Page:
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for The Tyrilian

8/27/2013 c3 11Kay Iscah
(heh, I copied this to read off line, and ended up lumping my review of the Prologue and Chapter 1 together...so the first was intended to apply to both.)

None of the characters rang true in this chapter (except maybe the king). Domlin seems like the world's worst ambassador. There's no indication he has the patience or negotiation skills needed for the job.

Irvin... the blue eyes indicate he's Erlich or related to Erlich (another believed dead son?)...but it makes one wonder how much time has passed since the prologue/first chapter

It seems like someone of Domlin's rank would "send for" guys like these rather than go to them, but the whole fight is essentially excuse to get Irvin ingratiated.

I think that's what bothered me. It just seemed like a lame reason to kill two men, particularly when it could be easily avoided by Domlin flashing his badge.

If we're supposed to be sympathetic to any of these fellows, it might work better to replace the sailors with a gang who attacks Domlin for his purse...maybe outside the bar. Drunk Irvin can stagger up first, with Corval and Pragor running out when they hear the noise.

Or, they could even be a group sent to undermine the negotiation...or who decides to stick it to the king by taking out the ambassador...lots of options. But killing two men because they weren't eager to give up their seats at a nod seems excessively blood thirsty.

Corval and Pragor obviously know this is a bodyguard type gig, so it seems odd they would run out of the tavern without the man they're getting hired to protect. You would think it would be habit by now.
8/27/2013 c1 Kay Iscah
In general this is well written, but you have an odd way of breaking paragraphs that makes the dialogue hard to follow. I'd highly recommend keeping the speakers actions in the same paragraph as the dialogue and breaking before other characters react.

Erlich clearly ties back in, but unless Bagrinus factors into the story later, I'd consider cutting his scene. You never even name the killer, so other than letting us know some blond is kind of evil, it doesn't seem to move plot forward.

The meeting hall is different. It sets the stage and introduces several characters which I strongly suspect will be major players as the story unfolds... but I'm not convinced either needs to be set off as a prologue. The counsel scene is long enough to stand alone as a first chapter. In my mind a prologue should never be longer than a page or two.

Grammar is fairly solid. I'll send you a few nitpick notes.
8/18/2013 c1 1Loraine Wentworth
The first thing I noticed about this and something I really like about it is that it has a definable sense of style- I can't really describe what I mean by that, other than that the text seems well balanced with the right amount of description but without being too wordy.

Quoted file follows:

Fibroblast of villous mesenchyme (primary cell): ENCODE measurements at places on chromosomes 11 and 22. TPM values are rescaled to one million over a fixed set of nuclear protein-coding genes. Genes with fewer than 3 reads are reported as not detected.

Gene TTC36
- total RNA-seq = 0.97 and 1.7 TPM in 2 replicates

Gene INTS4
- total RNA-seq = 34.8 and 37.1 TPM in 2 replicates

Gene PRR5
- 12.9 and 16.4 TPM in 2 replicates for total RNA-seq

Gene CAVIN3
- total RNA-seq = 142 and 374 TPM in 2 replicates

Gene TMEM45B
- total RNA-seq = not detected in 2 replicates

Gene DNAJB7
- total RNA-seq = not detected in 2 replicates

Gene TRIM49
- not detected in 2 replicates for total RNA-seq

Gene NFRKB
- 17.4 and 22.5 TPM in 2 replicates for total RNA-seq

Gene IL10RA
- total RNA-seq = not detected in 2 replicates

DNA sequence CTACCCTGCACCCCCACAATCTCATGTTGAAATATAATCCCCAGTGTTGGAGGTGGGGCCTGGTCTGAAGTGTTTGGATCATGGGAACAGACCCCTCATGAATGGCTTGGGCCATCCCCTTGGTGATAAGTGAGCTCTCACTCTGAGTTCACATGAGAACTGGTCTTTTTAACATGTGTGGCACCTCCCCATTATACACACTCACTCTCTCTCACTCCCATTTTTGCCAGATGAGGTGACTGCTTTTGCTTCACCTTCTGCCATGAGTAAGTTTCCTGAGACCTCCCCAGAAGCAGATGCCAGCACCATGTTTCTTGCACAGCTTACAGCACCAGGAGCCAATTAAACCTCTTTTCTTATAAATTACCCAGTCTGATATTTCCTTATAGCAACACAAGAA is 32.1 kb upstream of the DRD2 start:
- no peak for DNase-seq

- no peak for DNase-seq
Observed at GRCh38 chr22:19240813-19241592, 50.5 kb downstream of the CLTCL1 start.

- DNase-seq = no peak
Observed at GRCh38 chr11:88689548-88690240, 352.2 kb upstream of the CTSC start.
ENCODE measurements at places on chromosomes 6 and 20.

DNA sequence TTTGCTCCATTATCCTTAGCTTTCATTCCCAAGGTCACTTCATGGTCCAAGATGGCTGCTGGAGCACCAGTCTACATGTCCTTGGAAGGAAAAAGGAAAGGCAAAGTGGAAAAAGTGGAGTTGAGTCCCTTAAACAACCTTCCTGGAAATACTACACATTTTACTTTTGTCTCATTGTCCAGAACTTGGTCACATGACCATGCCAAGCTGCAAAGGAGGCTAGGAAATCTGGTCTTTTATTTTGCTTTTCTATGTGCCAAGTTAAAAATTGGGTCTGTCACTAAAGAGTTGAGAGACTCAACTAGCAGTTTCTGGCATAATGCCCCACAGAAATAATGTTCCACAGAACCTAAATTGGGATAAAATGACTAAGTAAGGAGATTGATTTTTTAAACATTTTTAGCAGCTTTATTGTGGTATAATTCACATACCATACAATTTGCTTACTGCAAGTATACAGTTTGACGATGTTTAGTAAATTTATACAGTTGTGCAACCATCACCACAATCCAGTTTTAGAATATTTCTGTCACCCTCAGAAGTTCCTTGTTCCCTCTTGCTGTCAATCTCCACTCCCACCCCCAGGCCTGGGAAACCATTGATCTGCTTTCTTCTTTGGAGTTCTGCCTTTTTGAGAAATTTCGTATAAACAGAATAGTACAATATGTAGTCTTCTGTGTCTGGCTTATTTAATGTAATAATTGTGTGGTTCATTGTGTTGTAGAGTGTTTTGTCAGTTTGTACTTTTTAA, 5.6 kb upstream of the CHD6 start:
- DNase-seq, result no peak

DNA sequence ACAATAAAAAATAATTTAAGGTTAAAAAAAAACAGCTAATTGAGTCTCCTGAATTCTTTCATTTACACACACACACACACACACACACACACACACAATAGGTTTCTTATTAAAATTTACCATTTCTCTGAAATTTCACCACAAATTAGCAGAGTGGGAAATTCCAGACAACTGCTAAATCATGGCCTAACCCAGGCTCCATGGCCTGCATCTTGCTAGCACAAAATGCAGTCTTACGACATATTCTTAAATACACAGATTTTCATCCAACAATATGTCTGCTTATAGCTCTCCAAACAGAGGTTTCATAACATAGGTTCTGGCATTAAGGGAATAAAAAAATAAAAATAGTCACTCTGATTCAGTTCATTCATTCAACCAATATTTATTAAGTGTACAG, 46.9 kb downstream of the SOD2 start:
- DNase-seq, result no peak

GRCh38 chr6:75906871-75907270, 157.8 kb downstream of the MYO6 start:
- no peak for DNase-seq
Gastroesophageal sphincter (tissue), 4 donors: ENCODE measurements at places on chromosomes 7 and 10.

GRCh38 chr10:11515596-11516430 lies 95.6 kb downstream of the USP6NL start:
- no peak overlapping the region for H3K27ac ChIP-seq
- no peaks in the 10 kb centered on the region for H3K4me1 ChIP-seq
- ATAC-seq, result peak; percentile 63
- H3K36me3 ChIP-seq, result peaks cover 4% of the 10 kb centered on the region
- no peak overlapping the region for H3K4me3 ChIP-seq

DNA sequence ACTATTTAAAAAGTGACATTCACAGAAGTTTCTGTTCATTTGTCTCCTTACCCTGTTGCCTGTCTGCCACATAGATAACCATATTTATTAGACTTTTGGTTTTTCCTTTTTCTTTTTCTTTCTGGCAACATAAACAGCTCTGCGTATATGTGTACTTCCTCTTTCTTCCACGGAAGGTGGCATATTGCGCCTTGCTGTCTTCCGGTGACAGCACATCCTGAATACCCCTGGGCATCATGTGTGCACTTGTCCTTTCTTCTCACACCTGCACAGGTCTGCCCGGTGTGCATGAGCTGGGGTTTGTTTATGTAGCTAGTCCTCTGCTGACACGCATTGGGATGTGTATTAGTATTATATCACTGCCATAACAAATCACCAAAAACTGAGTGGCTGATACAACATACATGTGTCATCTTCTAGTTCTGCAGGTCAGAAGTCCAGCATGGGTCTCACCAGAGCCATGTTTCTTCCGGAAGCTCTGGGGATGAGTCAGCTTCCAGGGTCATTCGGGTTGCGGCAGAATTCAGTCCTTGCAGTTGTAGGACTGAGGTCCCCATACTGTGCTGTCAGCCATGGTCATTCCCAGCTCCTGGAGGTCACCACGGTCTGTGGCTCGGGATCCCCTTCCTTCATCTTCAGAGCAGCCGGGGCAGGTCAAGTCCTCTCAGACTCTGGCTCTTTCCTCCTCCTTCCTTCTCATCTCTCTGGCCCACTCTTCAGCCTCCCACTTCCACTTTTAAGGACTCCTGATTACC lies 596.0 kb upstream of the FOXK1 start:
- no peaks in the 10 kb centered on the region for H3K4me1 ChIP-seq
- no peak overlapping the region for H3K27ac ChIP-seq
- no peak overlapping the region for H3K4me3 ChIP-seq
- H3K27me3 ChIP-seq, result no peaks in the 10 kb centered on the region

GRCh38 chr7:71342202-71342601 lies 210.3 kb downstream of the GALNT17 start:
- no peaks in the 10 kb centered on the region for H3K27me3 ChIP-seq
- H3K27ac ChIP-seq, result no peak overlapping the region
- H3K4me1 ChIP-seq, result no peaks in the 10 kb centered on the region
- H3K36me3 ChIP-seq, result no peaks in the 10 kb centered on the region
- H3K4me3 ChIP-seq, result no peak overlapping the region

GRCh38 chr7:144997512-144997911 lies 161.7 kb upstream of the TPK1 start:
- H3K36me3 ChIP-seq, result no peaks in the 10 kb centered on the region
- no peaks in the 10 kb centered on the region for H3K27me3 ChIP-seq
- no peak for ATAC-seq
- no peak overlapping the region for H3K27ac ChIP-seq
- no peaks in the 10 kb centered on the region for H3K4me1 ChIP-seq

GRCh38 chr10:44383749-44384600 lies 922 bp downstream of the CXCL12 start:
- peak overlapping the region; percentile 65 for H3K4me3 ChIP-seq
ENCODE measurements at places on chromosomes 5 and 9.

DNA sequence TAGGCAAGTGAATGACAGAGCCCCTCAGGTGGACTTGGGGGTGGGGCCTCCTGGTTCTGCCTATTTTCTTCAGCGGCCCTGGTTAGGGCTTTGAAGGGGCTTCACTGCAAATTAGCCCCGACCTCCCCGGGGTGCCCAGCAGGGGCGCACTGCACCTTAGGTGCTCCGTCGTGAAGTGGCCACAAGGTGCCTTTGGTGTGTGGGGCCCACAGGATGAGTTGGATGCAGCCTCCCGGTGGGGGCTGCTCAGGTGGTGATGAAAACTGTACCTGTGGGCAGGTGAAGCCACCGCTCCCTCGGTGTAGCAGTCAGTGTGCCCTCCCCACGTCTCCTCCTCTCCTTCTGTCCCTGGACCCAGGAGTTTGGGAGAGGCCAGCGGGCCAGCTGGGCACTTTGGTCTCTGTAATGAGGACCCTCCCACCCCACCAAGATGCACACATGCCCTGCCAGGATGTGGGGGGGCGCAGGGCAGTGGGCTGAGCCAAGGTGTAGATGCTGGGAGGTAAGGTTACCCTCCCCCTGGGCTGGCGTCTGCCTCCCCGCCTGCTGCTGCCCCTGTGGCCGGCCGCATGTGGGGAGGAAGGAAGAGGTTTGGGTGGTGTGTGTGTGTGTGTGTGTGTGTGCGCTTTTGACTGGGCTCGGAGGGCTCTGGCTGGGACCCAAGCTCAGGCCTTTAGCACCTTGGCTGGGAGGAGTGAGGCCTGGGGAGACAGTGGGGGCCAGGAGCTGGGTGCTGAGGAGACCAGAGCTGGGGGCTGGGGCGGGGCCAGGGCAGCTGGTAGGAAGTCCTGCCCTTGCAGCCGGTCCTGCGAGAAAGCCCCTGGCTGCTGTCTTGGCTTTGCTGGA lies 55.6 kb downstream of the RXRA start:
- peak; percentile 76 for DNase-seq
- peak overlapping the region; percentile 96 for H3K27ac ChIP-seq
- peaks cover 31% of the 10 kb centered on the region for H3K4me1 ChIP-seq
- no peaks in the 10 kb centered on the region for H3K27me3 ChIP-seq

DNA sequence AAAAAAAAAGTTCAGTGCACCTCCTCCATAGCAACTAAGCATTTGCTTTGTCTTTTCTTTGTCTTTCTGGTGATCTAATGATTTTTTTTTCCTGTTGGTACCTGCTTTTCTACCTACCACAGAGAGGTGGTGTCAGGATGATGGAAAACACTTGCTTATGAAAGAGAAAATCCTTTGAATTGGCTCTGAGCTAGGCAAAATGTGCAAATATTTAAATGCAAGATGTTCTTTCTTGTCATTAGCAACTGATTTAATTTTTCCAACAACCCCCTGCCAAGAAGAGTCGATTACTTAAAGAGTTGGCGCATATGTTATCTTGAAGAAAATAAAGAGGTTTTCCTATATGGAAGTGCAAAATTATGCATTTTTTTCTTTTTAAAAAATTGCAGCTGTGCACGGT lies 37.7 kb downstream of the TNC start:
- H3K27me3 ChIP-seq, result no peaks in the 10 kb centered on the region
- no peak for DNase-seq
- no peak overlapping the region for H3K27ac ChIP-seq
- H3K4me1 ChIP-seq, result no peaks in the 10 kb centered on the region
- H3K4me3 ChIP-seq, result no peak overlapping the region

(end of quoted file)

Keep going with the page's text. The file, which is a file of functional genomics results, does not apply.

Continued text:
All in all, I really enjoyed this. I love high fantasy, specially when the setting is as immersive as this. Although there is a lot of information in the second part of this chapter, it was still very interesting. I feel I now have a sense of the main character and his life, so I'll be looking forward to finding out what happens to him next.

One thing you could do to improve it further,though, is to think about varying sentence length. Sometimes I noticed that several sentences in a para are all the same length. You could give it a bit more 'impact' by sometimes using a very short sentence in amidst sentences consisting of more than 1 clause, for example.

A few specific thoughts:

Bagrinus looked on in horror as the solitary, white carrier pigeon dove for the opening. [I really like this. I was pretty worried here for a moment that he'd lose the pigeon- you give this seemingly ordinary thing a really nice amount of urgency that adds to the overall dramatic tension. It makes what comes next extra shocking!]

the languid discourse of polite debate echoing throughout the great hall at Alemir [Good, original description]

– the Lathian barony which bordered both Vetria and Mal'Drasta – [I think you could do without this aside. You can mention this information later- there is already a lot to take in here. We can guess from the context that Tolfort has a stake in the proceedings, and I think your description of his expression is more dramatic without the aside. The reader picks up his feelings from his description, and that will make them curious/feel clever that they have worked out his feelings from it!]

Erlich took a deep breath – commanding men on the battlements [A semi colon might be better than a dash here,but as you know, I am obsessed with colons!]

He thought of Everis, [I found this paragraph a bit confusing. Is there one mother, or two? Given the amount of information in this chapter, you could consider leaving this bit out until a later chapter.]

He raised his hands to his head, running callused fingers through his long brown hair. [I like this way of working in a description of him, without having to be too overt.]

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